If someone asked you what the benefit of a prenuptial agreement is, you likely would have some kind of answer or at least, a general understanding of why people sign prenuptial agreements. But postnuptials are less often used and are seen as a bit more controversial to many. 

But there are benefits to postnuptial agreements, and in the right situation, a postnuptial agreement can help you in ways you probably didn’t think about.

What is a Postnuptial Agreement? 

A postnuptial agreement is, as the name implies, an agreement that you sign with your spouse that is almost exactly like a prenuptial, except for the fact that it is signed during the marriage, not beforehand. 

The agreement can address things like who will get what property, what property is considered marital or nonmarital, alimony, use of the marital home, and other issues.

Married couples are not supposed to be adversaries, and they certainly are not at “arm’s length” from each other, as parties to a contract are supposed to be. There is the inherent risk of coercion, pressure, or misrepresentation between spouses who are signing a contract between them, whether done purposely or whether it happens just because of the nature of the marital relationship.

To be valid, there must be witnesses to the signing of the agreement, which must be in writing, and although a married couple likely already knows each others’ finances, assets, and possessions, a full financial disclosure to each spouse must be made. 

This means producing all relevant books and records—it is not enough to just say a spouse had access to records or “could have looked at my bank account.”

The Benefits of a Postnuptial

So why would anybody want a postnuptial agreement?

In many ways, the reasons are the same that anybody would want a prenuptial agreement: to minimize or avoid completely the time, heartache, and expense of a contentious, bitter divorce, should that happen. 

A postnuptial agreement can give the parties some security, knowing what exactly they will get, keep, or give up in the event of a divorce. That is in addition to the security of knowing that there will be no or minimal fighting over these things should a divorce happen.  

Postnuptials may help keep marriages intact. A couple on the verge of a divorce may opt to stay together and try to make things work if they know that there is a postnuptial in place. So, a party may say, “We can try to work on the marriage if we come to an agreement as to what happens if things don’t work out.”

Avoiding Risks or Waste of Marital Assets

A spouse may opt to stay in a marriage despite knowing that one spouse is taking a big business financial risk or knowing that a spouse is wasting money. A spouse may just have a sense that something is being hidden, money is being spent, or that loans are being taken out by the other spouse. Rather than just leave the marriage, that spouse may be more inclined to stay and work things out, knowing a postnuptial is in place.


A postnuptial can help you keep assets that are yours but which you may want to use to help the marriage.

For example, imagine that you come into an inheritance. That is, at least at first, your property. But the marriage needs that money—perhaps you want to pay off the mortgage, help with debt, help your spouse start his or her business, or use the money for anything else that benefits the marriage.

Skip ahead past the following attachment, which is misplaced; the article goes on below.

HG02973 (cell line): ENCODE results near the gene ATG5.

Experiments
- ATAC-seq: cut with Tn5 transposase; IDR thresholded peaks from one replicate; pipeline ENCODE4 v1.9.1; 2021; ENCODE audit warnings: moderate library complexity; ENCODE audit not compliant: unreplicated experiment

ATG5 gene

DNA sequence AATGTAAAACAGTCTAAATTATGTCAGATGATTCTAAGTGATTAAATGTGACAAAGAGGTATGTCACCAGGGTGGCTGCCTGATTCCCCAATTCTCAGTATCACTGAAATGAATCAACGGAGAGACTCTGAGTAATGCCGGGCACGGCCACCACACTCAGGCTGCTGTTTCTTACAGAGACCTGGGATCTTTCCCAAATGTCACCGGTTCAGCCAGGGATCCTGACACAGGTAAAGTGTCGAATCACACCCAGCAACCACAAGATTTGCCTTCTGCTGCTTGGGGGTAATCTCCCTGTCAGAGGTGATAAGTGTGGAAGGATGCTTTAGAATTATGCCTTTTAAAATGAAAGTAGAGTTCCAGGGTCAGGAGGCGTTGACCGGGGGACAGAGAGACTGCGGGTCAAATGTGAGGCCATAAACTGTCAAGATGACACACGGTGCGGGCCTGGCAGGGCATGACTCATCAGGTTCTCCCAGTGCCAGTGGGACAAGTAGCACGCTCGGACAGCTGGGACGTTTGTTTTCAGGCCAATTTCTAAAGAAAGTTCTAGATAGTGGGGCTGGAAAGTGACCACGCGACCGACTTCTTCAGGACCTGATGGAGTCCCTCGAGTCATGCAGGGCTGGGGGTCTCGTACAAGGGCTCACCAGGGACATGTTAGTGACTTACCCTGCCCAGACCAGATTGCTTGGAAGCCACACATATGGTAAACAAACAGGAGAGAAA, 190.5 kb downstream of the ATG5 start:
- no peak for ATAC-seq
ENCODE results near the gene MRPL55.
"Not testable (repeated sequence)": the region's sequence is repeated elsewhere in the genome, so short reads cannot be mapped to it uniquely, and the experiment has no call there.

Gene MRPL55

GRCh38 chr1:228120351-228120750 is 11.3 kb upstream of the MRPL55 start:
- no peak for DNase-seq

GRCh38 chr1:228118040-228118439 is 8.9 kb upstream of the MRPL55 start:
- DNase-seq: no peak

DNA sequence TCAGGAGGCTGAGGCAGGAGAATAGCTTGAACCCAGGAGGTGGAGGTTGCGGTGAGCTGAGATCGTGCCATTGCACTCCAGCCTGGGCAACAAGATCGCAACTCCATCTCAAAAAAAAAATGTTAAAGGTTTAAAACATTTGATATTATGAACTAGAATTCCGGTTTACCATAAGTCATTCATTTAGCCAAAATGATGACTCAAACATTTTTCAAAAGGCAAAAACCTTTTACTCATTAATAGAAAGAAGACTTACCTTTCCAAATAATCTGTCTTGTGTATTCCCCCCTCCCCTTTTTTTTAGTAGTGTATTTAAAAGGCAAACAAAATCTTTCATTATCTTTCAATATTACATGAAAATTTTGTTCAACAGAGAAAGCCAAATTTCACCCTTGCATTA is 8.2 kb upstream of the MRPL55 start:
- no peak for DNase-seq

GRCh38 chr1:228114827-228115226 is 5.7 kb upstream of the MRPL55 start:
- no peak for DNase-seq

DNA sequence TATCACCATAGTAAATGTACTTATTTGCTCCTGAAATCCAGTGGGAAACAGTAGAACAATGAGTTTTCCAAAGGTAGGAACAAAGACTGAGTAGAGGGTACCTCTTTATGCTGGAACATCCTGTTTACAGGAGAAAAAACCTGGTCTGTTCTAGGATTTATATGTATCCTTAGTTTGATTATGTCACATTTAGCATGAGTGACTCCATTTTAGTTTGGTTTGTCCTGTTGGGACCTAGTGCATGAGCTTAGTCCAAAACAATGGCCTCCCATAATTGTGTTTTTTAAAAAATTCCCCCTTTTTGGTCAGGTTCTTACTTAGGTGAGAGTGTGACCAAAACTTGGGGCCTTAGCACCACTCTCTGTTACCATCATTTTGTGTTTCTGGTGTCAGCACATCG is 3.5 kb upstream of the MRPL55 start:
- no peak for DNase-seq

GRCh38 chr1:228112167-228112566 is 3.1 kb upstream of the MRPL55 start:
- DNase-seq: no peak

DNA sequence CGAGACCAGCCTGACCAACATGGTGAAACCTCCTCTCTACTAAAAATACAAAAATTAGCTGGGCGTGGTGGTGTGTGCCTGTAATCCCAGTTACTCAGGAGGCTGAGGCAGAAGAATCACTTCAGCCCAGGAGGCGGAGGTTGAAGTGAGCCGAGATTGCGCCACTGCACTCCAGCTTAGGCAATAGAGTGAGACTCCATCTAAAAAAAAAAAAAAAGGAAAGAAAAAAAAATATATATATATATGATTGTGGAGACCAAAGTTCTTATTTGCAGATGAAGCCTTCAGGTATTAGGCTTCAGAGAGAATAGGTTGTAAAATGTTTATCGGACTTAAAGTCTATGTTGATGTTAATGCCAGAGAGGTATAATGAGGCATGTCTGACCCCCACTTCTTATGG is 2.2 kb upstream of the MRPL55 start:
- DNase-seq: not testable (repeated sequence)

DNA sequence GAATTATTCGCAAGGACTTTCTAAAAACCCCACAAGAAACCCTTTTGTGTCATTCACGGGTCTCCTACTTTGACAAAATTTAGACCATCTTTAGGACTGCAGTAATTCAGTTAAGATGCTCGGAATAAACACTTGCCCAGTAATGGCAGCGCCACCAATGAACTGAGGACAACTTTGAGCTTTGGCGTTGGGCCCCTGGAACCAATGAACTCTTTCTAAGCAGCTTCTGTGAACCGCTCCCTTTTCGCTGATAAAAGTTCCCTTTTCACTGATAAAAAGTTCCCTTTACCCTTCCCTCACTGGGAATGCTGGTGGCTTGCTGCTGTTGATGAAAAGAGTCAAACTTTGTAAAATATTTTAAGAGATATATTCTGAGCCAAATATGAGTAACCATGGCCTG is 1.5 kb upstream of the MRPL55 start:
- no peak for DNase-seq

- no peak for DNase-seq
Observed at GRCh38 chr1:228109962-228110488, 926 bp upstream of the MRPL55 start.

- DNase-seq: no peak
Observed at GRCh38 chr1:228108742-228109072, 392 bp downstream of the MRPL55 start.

By doing that, you potentially transform that inheritance from non-marital property, not subject to division, into marital property that could be divided in a divorce.

But a postnuptial can prevent that. If the spouses agree that the inheritance is and remains non-marital property, it frees that money up to be used to benefit the marriage, without the inheriting spouse fearing that if there is a divorce, that non-marital property will be considered to be marital.

Using Non-Marital Assets

A postnuptial agreement can allow spouses to put one spouse’s money into an interest-bearing account or into some other kind of investment and use the interest however they choose, without fear that doing so would make the principal investment into marital property, subject to division in divorce.

Protecting Outsiders Gifting Assets

Even third parties outside the marriage may benefit from a postnuptial. 

Take the parents of a spouse who want to help the new couple buy a home. However, they want to make sure that if there is a divorce, the home (or money from the sale of the home) goes to their child—that it is not divided up between the spouses on divorce. 

A postnuptial can specify that a gift from someone outside the marriage to a spouse remains the property of that spouse, thus allowing the third party (the parent in our example) to give whatever is needed and allowing the marriage to benefit from the use of the gift.

Sacrifices for the Marriage

Postnuptial agreements can make it easier and safer for one spouse to forego their career for the benefit of the marriage. 

Imagine a spouse who gives up a career opportunity to help the other spouse with their business or to help raise kids. That spouse can be protected in the event of a divorce through the use of a postnuptial, making it safer and more palatable for the spouse to give up career or other personal opportunities to help benefit the marriage.

Changes in Your Life

Any change in lifestyle or situation that could affect finances may call for a postnuptial agreement. This can include blended families, or someone losing a job, or getting a  significant promotion. Inheritances, bonuses, financial windfalls, or even medical hardships may cause a couple to want to make sure they are protected in the event of a divorce. 

A postnuptial agreement can be a valuable tool to help you protect your assets and your marriage. Contact us for help in drafting a postnuptial agreement or seeing if it is right for you.  

Leave a Reply

Your email address will not be published. Required fields are marked *